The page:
Being at the Dortmund game on Sunday was truly the first time that I thought Liverpool were going to kick on from last season without Luis Suarez.
You hear all of the Twitter words of wisdom where people say that the world doesn’t end just because Suarez has left – which is true, but still doesn’t make you lose the “fear the worst” when you see clips of how many goals he scored last season.
It was said at the weekend that there is no replacing Luis Suarez. And however many rumours you hear about the marquee signings that are going to take his place straight away, it’s not very likely you can replace a Fernando Torres with a Luis Suarez.
What can happen though, is what I witnessed on Sunday, and what I only hope with continue as we start the new season.
Although watching all of the nocturnal pre-season games, it’s difficult to get a sense of what we were in for post-Suarez.
The starting 11 against Dortmund, was probably what you’d call our best at the current time. And although there are a lot of new faces, there were a few key players that everyone has got their eye on to step up.
Last season, it was easy for the midfield to get away with scoring 10+ goals a season, because Suarez and Sturridge were doing so well as a partnership, but also doing the job when the other was out.
The two most have selected to get more goals under their belts in the upcoming season are generally Jordan Henderson and Philippe Coutinho. Both brilliant players in their own right, their all-round game would become more impressive if they were getting their names on the scoresheet more often.
Now it’s not necessarily that they weren’t trying to get the goals, but subconsciously and the way in which the system worked last year, Suarez could create so much on his own, that the majority of his goals came from his genius ways.
Coming towards the end of the season, and the set of straight wins, it started to seem that it wasn’t just a solo Suarez effort anymore, but a recognisable whole Liverpool set-up that was capturing everyone’s attention.
It was that time that Brendan Rodgers had finally got to grips on this side as as whole. The defence had to be worked on, but we were winning games, a winning formula.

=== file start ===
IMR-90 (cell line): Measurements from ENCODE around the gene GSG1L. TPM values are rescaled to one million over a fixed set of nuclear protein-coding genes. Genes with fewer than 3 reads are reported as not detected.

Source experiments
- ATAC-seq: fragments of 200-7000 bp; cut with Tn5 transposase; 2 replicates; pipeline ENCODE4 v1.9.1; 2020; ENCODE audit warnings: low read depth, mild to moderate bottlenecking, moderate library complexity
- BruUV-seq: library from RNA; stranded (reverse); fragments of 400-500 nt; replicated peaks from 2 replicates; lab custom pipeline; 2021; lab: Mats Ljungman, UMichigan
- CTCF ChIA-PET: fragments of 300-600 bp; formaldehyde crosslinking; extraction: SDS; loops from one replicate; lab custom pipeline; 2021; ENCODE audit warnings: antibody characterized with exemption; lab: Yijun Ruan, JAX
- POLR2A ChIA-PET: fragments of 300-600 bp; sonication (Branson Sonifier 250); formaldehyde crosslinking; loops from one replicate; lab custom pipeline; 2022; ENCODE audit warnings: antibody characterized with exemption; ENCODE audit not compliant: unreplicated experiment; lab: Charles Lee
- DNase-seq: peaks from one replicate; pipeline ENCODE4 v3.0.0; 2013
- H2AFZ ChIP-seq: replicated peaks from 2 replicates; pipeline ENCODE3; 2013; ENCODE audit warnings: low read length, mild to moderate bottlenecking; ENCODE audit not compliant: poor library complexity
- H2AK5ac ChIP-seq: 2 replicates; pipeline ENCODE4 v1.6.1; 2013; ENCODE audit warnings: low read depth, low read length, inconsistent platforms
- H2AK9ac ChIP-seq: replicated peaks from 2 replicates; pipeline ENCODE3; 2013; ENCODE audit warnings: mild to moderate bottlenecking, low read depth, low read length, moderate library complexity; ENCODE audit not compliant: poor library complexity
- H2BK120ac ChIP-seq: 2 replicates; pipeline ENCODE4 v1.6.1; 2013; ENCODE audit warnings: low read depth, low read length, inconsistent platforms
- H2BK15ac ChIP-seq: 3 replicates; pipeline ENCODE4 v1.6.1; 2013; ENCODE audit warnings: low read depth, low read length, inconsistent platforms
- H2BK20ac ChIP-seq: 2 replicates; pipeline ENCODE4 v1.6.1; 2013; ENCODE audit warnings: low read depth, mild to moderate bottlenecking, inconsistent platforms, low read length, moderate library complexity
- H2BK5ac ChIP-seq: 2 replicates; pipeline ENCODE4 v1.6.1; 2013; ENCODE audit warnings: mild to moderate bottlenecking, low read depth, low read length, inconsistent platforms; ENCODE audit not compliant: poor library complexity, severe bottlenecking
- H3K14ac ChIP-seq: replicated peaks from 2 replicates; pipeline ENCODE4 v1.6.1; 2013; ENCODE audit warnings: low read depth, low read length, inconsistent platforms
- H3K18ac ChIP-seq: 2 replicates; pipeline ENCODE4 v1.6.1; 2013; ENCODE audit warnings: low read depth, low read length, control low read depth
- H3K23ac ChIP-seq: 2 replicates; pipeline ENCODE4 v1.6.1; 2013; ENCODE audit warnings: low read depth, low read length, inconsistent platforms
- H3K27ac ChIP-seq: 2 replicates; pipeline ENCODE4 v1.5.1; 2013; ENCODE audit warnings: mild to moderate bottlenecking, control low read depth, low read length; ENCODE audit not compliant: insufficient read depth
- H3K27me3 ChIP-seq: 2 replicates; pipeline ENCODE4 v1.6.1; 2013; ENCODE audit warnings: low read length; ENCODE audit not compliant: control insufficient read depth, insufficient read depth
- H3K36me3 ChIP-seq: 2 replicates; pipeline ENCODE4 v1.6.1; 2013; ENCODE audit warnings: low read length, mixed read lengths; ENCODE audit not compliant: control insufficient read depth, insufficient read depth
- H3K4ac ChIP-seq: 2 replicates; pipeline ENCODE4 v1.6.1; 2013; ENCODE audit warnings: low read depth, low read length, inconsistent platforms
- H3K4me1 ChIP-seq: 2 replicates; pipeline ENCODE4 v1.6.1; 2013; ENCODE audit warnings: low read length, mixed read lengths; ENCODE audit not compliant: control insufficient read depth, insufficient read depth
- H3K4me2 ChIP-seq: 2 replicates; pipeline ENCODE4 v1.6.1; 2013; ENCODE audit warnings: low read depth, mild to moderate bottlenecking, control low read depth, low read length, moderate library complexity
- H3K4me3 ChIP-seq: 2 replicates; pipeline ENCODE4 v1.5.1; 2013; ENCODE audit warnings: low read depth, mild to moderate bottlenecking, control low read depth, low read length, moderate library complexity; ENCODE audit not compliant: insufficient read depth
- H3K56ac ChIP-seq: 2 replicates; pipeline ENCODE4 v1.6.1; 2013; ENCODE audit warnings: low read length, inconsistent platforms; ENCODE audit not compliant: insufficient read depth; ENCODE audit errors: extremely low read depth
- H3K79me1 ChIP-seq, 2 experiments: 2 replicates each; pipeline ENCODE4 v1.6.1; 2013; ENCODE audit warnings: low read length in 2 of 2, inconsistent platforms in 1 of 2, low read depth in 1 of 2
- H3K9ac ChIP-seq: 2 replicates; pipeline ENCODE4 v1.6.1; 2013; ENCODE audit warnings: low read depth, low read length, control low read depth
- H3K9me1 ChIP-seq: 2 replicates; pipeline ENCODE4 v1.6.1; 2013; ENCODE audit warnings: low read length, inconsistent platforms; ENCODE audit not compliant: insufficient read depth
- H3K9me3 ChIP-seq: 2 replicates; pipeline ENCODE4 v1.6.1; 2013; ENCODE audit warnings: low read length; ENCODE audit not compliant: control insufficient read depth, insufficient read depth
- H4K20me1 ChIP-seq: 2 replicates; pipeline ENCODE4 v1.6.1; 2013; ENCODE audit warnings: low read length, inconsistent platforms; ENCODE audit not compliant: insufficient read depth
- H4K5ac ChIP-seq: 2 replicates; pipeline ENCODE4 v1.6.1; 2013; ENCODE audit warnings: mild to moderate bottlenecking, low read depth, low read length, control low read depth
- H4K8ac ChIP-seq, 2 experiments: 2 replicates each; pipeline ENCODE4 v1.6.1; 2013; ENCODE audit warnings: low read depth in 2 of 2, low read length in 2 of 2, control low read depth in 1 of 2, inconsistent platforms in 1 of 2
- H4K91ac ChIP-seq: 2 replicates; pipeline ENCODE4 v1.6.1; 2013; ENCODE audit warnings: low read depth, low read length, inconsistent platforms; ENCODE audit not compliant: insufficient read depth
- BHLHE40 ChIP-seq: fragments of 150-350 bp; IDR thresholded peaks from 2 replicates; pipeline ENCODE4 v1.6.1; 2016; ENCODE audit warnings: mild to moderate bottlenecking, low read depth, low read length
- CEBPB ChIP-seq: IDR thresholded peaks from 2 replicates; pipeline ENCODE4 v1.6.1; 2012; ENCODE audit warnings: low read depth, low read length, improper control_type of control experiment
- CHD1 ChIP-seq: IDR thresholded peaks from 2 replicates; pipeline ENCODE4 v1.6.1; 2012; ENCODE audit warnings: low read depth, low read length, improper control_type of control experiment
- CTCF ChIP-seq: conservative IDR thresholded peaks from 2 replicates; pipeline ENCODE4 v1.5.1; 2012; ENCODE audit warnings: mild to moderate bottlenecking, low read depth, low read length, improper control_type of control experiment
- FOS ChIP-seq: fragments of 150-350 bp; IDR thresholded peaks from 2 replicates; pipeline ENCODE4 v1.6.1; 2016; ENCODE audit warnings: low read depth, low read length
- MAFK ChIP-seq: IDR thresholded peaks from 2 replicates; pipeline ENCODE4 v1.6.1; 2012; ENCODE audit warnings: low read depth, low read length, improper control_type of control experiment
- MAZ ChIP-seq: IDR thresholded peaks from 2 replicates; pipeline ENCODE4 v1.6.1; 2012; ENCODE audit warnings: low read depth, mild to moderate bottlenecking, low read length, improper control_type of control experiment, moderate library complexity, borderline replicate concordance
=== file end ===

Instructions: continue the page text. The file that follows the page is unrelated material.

This season, we have no Luis Suarez to pull the rabbit out of the hat when things are at 0-0 with 10 minutes to go.
Jordan Henderson has been praised for getting forward and making those lung-busting runs for the last couple of seasons, and a lot, including myself, back him to have the qualities for the next captain.
Although he does he job extremely well, there is a lack of goals coming from the midfield. The job can’t solely be on Daniel Sturridge, and the pressure mounts on him if there is no assistance from those behind him.
It’s something that has been brought up so many times, that Henderson will be working on it, considering that a lot of his opportunistic shooting was a little wild in the last couple of seasons. And although his progression since a young player so far has been brilliant, it’s now time for him to get the goals, and proclaim himself as even more of a senior player in the squad.
Watching against Dortmund on Sunday, the build-up play to Henderson’s goal was so exciting if that’s what we’re to expect in the coming season. One touch football and going past the opposition players as if they weren’t there – it’s so refreshing to see that there were so many options going forward.
Two who got themselves into these positions, were infact Henderson and Coutinho. With adequate cover at the back now, and so much creativity going forward, these midfielders can concentrate on getting themselves in to these positions.
That’s what it seemed like on Sunday. Like the end of last season, there is so much intensity and aggressiveness in attack, that we can now commit these types of players forward, getting them in the goal-scoring positions.
Coutinho outclasses most of the players on the pitch with his skills and overall talent. He impressed everyone last year, but he played the role of the creator, not the converter. He has the composure, of course, but now we’re somewhat down on the “natural goalscorer” players, pulling the weight and taking some pressure off Sturridge is crucial.
Because Torres hasn’t been much of a threat for Chelsea over the past few years, they’ve sometimes gone with the option of putting all of their eggs in one basket in terms of creative midfielders.
In the event we are without Sturridge or one of the new strikers we are being linked with, it can’t turn into a past Gerrard or Torres situation, where we are more or less stuck without their contribution.
Only time will tell whether the midfielders will get themselves within the 10 goals+ bracket, but if there are any pluses of Suarez’s departure, it’s for the door to open for these types of players to step up in terms of the scoring burden.